Human Papillomavirus is the most common sexually transmitted virus. There are more than 100 strains of HPV of which at least 30 to 40 causes infections in the genital tract.
As common as it is, the Human Papillomavirus (HPV) can cause a number of infections including cancer and genital warts. It is important to understand how one acquires HPV and how to prevent severe infection to stay safe and healthy.
Q:WHAT IS HPV?
Dr: HPV or Human Papillomavirus is the most common sexually transmitted virus. There are more than one hundred strains of HPV of which at least 30 to 40 causes infections in the genital tract.
Q:DO ALL HPV INFECTIONS LEAD TO CANCER?
Dr: No. Most often the body’s immune system is equipped to naturally eliminate HPV and protect the body from infection. However, in certain cases HPV is persistent enough to counter the immune system. This leads to some kinds of infection and even cancer.
Q:WHAT TYPES OF CANCER DOES HPV CAUSE IN WOMEN?
Dr: In women, HPV is the primary cause for Cervical Cancer which is the second most common cancer that affects women. Other than cervical cancer, HPV can also lead to the development of cancers in the vulva, anus, and vagina.
Q:DO MEN ALSO GET HPV RELATED CANCERS?
Dr:Yes, they do. Given that the incidence of HPV related cervical cancer is high, most often people tend to associate HPV infections only with women. But the truth is that HPV is associated with cancers in the penis and the anus when it comes to men. Certain types of throat cancers in men and women are also caused by HPV.
Q:OTHER THAN CANCER, WHAT OTHER CONDITIONS DOES HPV CAUSE?
Dr:A minimal risk manifestation of an HPV infection is a genital wart. These are small bumps that occur around the genital areas like vulva, vagina, cervix, penis, scrotum, urethra, anus, groin, or thigh. They are harmless and can even be left untreated but requires follow up. Treatment depends on how they change over time.
Q:HOW TO PREVENT HPV RELATED COMPLICATIONS?
Dr:The most effective way to prevent an HPV infection is by getting vaccinated. The HPV vaccination rarely causes side-effects. If you have not been vaccinated earlier consult with your doctor on when to take it. Other ways to prevent HPV infection is by practicing safe sex and using a condom. Avoid having multiple sex partners.
Q:WHEN SHOULD THE HPV VACCINE BE TAKEN?
Dr:HPV vaccine can be given to girls and boys between ages 11 and 12. It can be given as early as age 9. It is ideal for girls and boys to receive the vaccine before they have sexual contact and are exposed to HPV. It is given as two doses, 6 to 12 months apart.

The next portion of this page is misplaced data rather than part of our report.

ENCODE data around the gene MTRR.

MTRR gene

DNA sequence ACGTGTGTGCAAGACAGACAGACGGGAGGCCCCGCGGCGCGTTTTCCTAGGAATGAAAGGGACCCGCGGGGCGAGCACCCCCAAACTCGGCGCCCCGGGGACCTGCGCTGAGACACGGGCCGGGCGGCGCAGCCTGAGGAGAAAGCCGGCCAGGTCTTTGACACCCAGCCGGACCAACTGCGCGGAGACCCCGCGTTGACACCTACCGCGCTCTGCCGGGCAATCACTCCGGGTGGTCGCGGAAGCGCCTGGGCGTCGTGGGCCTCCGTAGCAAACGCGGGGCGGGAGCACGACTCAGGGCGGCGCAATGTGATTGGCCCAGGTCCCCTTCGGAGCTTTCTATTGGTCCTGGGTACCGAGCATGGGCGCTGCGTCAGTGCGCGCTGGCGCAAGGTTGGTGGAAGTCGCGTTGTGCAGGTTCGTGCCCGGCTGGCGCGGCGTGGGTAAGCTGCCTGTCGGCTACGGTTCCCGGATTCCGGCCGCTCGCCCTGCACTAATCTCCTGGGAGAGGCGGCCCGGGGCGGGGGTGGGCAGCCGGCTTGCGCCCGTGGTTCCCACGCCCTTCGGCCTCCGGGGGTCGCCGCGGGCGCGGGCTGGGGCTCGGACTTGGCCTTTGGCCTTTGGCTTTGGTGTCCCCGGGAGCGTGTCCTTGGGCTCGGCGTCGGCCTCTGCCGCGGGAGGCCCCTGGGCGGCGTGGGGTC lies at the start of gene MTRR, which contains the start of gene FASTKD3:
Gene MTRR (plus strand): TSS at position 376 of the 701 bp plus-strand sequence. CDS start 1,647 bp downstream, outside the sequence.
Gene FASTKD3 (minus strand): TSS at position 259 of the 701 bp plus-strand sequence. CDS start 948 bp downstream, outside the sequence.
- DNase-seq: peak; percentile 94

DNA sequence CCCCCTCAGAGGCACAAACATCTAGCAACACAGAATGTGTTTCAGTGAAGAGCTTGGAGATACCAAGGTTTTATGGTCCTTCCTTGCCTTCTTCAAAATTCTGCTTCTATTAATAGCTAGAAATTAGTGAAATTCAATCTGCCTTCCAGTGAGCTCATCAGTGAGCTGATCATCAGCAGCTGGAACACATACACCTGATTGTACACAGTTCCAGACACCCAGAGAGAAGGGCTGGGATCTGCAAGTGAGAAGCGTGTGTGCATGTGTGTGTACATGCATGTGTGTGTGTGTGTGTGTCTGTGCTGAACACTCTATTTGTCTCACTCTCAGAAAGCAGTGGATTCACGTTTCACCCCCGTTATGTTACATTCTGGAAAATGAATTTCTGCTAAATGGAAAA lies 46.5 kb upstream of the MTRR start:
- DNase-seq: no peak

Q:DOES THE HPV VACCINE PROTECT AGAINST CANCER?
Dr:There are several strains of HPV and currently available vaccines are effective against most of the strains that cause cancer. However, it is important to take the HPV vaccine before you are exposed to the virus. Given that the virus is sexually transmitted, it is best to finish the HPV doses before the individual gets sexually active.
Q:IS THERE ANY TEST TO DETECT HPV INFECTION?
Dr:Since there are no fool-proof tests to detect HPV given that there are numerous strains and even the possibility of the virus to be dormant and hidden, an HPV test is usually done in conjunction with a Pap Smear Test for women.
Q:WHAT IS A PAP SMEAR TEST?
Dr:A Pap Smear or a Pap Test involves taking cells from the cervix (lower end of uterus i.e., top of vagina), in order to test for Cervical Cancer and/or other infections. The procedure may be accompanied with a pelvic examination and a test for human papillomavirus (HPV).
Q:DOES HPV AFFECT PREGNANCY?
Dr:There is no evidence that HPV causes complications during pregnancy. Neither does it pose an obstacle in terms of fertility and conception. However, if you have or develop genital warts while pregnant, do consult with your doctor on what line of treatment is required. Only if the warts are blocking the birth canal (which is exceptionally rare), the doctor opt for a C-section
SENIOR CONSULTANT – OBSTETRICS & GYNAECOLOGY
MBBS, DGO, MS (OG), DNB (OG) , FMAS